Dealing with Blogger Burnout

blogger burnout

Recently I have been having what is known as “Blogger Burnout.”  This is essentially the feeling of not being able to write or blog.  The problem is not finding subjects to write about.  I have plenty to write about and a lot of great ideas for articles and content.  The issue is the actual enjoyment and willingness to write and convey my thoughts has become increasingly difficult over the past couple weeks.

It's hard for me to pinpoint and zero in on why blogger burnout is hitting me hard now.  Part of it is that a friend of mine is also experiencing blogger burnout and is taking a break from writing altogether.  While I was not happy to hear that, since he is a good writer with good style, I really understood and respected that decision.

I was analyzing what was making me feel down about the writing and blogger field.  This made me look back at some of my articles I worked hard on in the past.  Looking at some of my articles I thought to myself, “Wow, this is a great material… but nobody read it!”  This might sound like kind of an A*&hole thing to think, but here are my 3 strongest and best written articles I did on my auto blog;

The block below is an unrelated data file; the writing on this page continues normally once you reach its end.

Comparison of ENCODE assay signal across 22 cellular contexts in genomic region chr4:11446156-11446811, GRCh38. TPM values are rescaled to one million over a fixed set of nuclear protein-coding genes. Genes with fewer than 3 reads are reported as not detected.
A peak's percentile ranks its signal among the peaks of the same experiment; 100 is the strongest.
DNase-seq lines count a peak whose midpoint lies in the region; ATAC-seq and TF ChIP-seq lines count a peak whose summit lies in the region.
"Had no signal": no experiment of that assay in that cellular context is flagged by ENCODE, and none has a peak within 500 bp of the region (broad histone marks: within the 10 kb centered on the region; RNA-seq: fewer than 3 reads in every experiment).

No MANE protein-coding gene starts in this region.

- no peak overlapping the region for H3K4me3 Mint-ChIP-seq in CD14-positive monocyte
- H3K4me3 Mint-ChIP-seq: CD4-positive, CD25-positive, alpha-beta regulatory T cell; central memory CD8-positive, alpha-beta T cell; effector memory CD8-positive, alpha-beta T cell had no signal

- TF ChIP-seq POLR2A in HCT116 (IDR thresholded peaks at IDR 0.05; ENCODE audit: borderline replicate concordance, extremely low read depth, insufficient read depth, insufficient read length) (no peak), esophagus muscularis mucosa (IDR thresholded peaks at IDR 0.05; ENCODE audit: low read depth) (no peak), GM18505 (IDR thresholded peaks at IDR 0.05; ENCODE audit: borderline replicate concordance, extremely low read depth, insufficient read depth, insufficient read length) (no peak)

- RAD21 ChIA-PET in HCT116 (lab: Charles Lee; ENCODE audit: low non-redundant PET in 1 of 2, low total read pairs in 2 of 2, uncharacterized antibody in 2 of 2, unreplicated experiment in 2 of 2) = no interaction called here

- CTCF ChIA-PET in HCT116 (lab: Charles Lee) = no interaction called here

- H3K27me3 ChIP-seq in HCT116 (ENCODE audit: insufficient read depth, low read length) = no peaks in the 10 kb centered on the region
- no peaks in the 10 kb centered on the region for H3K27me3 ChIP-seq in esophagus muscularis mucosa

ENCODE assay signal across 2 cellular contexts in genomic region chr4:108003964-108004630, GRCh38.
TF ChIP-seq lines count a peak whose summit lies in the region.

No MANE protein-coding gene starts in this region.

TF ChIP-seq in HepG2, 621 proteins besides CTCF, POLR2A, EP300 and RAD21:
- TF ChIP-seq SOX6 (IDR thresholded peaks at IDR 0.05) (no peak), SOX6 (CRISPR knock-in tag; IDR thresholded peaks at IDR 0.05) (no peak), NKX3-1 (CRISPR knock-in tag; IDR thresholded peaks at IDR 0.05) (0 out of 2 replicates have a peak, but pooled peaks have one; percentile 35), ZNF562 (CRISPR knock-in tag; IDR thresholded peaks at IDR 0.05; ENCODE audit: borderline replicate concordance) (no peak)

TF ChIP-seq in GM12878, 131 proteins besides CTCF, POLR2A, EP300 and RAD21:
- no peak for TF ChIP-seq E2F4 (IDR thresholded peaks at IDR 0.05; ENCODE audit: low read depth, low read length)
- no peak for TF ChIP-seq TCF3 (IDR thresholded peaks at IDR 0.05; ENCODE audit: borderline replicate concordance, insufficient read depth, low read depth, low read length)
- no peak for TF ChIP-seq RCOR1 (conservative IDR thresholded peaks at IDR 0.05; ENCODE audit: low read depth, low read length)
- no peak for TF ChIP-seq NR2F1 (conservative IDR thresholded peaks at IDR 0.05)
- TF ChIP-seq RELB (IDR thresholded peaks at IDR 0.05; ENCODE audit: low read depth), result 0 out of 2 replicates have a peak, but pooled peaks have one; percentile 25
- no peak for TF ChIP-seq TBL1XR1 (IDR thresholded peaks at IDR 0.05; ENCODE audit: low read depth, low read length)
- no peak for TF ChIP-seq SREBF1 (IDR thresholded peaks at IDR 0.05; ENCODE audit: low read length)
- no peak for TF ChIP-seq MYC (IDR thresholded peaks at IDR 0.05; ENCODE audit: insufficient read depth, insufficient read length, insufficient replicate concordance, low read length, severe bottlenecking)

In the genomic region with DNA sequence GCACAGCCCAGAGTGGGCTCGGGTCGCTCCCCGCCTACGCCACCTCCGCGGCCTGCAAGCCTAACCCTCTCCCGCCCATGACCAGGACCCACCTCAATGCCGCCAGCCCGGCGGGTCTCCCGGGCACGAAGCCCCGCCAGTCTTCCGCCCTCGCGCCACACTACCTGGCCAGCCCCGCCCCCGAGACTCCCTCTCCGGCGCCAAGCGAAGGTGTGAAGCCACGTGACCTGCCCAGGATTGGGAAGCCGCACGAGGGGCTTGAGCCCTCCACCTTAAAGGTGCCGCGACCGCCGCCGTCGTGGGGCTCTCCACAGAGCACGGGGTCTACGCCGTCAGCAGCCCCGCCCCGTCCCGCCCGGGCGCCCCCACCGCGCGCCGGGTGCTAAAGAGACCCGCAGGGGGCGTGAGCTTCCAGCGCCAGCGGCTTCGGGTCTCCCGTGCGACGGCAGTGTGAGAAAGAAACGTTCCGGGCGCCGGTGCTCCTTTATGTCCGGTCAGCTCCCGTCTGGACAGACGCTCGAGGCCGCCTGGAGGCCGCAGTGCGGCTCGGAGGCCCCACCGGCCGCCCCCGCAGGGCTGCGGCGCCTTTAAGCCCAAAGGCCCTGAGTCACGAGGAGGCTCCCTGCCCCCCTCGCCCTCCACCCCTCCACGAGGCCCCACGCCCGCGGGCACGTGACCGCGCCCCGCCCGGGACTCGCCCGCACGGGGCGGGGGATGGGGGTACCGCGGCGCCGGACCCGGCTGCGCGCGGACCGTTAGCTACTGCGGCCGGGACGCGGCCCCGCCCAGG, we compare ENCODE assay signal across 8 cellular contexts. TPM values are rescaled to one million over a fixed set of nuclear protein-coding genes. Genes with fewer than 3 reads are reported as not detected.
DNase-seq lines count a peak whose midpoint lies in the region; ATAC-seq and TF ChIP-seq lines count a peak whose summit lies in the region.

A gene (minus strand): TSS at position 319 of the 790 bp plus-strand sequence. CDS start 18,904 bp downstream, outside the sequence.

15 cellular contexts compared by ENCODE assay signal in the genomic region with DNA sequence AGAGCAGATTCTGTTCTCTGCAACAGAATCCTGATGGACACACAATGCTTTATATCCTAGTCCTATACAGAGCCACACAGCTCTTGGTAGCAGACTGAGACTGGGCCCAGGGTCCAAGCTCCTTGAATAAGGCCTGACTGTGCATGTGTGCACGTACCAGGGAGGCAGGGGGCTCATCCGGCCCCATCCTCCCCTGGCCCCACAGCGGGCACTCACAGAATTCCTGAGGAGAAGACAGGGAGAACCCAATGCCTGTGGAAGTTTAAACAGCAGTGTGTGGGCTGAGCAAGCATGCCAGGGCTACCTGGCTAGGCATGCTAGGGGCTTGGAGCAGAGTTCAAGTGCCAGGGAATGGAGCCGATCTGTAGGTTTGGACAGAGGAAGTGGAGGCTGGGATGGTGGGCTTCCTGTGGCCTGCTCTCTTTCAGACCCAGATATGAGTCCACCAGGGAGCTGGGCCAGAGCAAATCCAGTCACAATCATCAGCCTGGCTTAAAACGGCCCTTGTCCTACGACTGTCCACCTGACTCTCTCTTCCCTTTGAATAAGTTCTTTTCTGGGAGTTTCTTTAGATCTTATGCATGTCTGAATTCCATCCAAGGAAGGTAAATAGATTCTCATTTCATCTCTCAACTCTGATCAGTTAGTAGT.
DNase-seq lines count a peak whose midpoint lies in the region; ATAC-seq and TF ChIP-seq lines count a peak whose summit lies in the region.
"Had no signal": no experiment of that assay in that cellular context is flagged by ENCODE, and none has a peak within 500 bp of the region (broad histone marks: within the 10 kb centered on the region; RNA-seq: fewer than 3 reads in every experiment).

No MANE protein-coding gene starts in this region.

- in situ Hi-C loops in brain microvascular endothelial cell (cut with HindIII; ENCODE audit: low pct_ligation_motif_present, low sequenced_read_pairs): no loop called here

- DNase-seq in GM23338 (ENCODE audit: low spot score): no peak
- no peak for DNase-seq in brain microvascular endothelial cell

These were articles I worked long and hard on and I didn't write them to be SEO optimized or for massive traffic.  I assumed the merit of the good writing would prevail… but that wasn't the case.   While some got decent traffic and hits for a little bit most of these are not popular pillar posts.

That really gets me!  I have written a lot of articles in the past just for the sake of traffic or to insight discussion to get a lot of hits.  I mean I am not proud of it, but that is something everyone does.

The other issue is I have been writing and blogging online for quite awhile.  While I think I have made great improvements in my writing abilities, I don't feel like I am at a point that I should be in my writing career.  It's kind of depressing looking back and feeling like you wasted time trying to build sites and blogs but it just didn't workout or you went for positions or jobs which you didn't get.